Cultivating US-China collaboration on climate-smart agriculture


Cultivating US-China collaboration on climate-smart agriculture



Lebanon Rivals Agree to Deal

May 21, 2008

Tamara Cofman Wittes regularly posts on a group blog,

Middle East Strategy at Harvard

. Below is her latest blog


, analyzing the significance of the deal between Lebanese factions announced on May 21, 2008.

A Lebanese friend of mine made a close study of the new deal announced today in Doha between Lebanese factions, and didn’t think it was so bad. He argued to me that the deal effectively forbids Hezbollah from using its cabinet representation as a veto on government decisions, and that the electoral law is a net benefit for Lebanese democracy. He further noted that the primary Hezbollah achievement in the deal is not in the new electoral law or in the shuffling of cabinet seats, but in safeguarding their weaponry from any efforts at disarmament of political factions by the Lebanese state.

If this reading of the deal is correct, it says a lot about where Hezbollah’s priorities are, and where their ambitions lie: their armed capability is their paramount concern, not political hegemony inside Lebanon. This is not a domestic agenda, but a regional one—and one that portends more violence. As far as Lebanese democracy is concerned, Hezbollah’s military capability is an absolute bar to effective democracy, whether the deal “allows” them to use their weapons internally or not.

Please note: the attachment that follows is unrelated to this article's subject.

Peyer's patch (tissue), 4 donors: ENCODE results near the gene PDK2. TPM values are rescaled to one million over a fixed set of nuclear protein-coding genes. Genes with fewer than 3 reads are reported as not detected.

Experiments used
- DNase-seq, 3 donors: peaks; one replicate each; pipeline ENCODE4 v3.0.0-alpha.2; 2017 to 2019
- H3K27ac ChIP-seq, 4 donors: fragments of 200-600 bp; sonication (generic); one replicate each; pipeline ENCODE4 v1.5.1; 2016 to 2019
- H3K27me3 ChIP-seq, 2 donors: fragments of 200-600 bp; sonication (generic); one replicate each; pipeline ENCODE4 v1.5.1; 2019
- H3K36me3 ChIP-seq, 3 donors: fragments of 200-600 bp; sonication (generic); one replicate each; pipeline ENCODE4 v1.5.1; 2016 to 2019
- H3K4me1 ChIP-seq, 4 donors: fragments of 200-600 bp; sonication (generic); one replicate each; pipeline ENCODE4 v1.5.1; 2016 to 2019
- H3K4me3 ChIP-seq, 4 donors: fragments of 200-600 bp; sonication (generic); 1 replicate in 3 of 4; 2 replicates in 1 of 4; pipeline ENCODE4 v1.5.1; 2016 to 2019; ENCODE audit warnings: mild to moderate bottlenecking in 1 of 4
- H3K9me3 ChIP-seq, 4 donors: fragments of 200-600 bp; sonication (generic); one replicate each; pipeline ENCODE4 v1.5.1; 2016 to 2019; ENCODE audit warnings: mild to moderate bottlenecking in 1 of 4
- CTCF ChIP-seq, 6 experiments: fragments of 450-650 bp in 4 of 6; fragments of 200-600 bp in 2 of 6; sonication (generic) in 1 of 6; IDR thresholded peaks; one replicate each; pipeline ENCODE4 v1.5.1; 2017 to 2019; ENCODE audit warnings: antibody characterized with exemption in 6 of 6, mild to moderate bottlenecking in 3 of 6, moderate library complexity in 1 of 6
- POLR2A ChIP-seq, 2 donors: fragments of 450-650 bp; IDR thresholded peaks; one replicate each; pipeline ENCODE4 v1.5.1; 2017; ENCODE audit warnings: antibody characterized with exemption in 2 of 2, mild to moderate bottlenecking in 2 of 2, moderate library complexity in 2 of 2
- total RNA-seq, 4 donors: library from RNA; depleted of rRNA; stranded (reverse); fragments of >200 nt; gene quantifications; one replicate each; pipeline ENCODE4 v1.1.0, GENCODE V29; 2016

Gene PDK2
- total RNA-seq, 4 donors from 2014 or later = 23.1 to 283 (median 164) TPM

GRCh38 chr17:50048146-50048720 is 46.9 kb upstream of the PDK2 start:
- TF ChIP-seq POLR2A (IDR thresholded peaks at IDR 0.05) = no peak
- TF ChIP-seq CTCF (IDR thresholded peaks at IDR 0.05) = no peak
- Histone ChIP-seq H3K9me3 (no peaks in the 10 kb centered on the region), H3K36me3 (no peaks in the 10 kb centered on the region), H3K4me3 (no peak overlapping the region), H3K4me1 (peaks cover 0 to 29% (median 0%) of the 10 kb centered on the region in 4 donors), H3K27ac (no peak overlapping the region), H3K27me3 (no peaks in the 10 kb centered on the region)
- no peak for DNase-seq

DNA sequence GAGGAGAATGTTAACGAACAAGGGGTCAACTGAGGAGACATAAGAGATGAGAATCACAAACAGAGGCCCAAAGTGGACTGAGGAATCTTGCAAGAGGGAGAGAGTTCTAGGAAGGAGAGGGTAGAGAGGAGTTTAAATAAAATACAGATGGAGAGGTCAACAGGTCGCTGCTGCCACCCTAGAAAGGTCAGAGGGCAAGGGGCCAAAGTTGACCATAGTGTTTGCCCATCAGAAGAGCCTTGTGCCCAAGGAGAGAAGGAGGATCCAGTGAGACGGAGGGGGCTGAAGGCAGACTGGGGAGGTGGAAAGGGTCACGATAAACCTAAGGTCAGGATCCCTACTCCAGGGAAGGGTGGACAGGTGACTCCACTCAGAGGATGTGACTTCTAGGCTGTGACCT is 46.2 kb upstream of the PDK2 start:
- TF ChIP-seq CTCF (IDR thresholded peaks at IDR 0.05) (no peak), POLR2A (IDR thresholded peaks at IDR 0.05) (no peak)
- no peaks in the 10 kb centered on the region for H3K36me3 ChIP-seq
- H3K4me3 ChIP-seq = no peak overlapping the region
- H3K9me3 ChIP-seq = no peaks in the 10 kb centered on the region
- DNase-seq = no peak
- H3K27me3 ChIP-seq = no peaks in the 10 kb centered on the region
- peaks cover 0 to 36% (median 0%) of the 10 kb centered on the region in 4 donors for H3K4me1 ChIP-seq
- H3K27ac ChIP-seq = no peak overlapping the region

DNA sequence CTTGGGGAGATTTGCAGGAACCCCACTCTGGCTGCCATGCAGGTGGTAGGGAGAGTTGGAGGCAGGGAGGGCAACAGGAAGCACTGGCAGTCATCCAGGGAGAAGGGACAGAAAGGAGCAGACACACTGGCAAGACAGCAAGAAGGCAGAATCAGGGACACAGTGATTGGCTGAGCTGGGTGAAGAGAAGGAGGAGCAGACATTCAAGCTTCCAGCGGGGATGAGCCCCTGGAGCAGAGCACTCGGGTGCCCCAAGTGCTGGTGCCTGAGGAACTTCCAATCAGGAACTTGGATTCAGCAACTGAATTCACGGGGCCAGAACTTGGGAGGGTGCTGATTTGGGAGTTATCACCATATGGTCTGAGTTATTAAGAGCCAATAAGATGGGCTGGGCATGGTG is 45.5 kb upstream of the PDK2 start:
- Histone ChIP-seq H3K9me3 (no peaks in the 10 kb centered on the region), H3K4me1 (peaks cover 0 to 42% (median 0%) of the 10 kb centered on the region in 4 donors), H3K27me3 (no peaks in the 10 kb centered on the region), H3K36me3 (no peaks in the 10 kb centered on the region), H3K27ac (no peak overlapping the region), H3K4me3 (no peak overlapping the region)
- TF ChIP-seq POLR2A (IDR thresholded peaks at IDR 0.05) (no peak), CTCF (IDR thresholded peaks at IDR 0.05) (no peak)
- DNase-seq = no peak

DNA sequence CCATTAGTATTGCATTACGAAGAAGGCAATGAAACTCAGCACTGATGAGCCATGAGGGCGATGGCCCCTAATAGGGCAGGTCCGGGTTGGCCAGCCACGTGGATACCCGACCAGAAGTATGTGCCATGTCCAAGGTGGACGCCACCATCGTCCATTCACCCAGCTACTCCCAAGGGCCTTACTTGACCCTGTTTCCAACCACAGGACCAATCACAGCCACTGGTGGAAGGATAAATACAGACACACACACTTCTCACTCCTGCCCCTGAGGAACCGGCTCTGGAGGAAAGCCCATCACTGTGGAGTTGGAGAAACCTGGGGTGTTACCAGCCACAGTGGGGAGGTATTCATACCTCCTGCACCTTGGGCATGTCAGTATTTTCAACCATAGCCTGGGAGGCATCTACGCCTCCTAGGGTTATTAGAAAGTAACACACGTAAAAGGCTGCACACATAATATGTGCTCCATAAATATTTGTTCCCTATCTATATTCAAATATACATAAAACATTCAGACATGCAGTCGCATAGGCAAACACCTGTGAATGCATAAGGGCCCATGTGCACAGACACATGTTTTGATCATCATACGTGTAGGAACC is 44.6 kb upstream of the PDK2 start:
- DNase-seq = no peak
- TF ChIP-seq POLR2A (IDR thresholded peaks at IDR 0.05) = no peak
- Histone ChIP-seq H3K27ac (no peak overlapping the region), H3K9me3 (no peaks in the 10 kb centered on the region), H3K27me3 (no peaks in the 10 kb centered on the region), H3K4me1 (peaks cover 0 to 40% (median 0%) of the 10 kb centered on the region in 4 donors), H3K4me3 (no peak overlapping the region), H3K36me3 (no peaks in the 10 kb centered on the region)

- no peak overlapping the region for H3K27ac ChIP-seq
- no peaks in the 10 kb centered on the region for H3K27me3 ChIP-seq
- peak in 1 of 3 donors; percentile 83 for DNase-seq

Some suggest that an Israeli-Syrian peace agreement is the best way to neutralize Hezbollah’s armed status—the theory is that a peace agreement would require Syria to end its support for Hezbollah (and Hamas and the other Palestinian rejectionists), thus cutting off Hezbollah’s arms supplies from Iran and reducing its scope for action. I am not optimistic that an Israeli-Syrian deal would have this effect. It seems to me that one clear lesson of the period since the 2006 Lebanon War is that Hezbollah has resources and decisionmaking now very independent from Syria, such that Syria today could not, even if it wished, “deliver” Hezbollah in a deal with the Israelis. Thus, the international community and the status-quo states of the Middle East must now recognize that Hezbollah is a regional power that is here to stay, with ambitions that go far beyond the “defense” of Lebanon’s Shia.

The other elephant in the room, of course, is Iran’s role in the Levant, as revealed by these events. From an Israeli perspective, perhaps a deal with Syria helps in this regard: the testing (and likely failure) of this long-perceived linkage between a Syrian-Israeli peace agreement and the disarmament of Hezbollah would clarify the extent to which Iran has invaded the Levant (via Hezbollah), and thus free Israel’s hands further in confronting this threat. It has long been obvious that Israel perceives the Iranian-Hezbollah-Hamas axis as presenting a far more significant and strategic threat than Syria.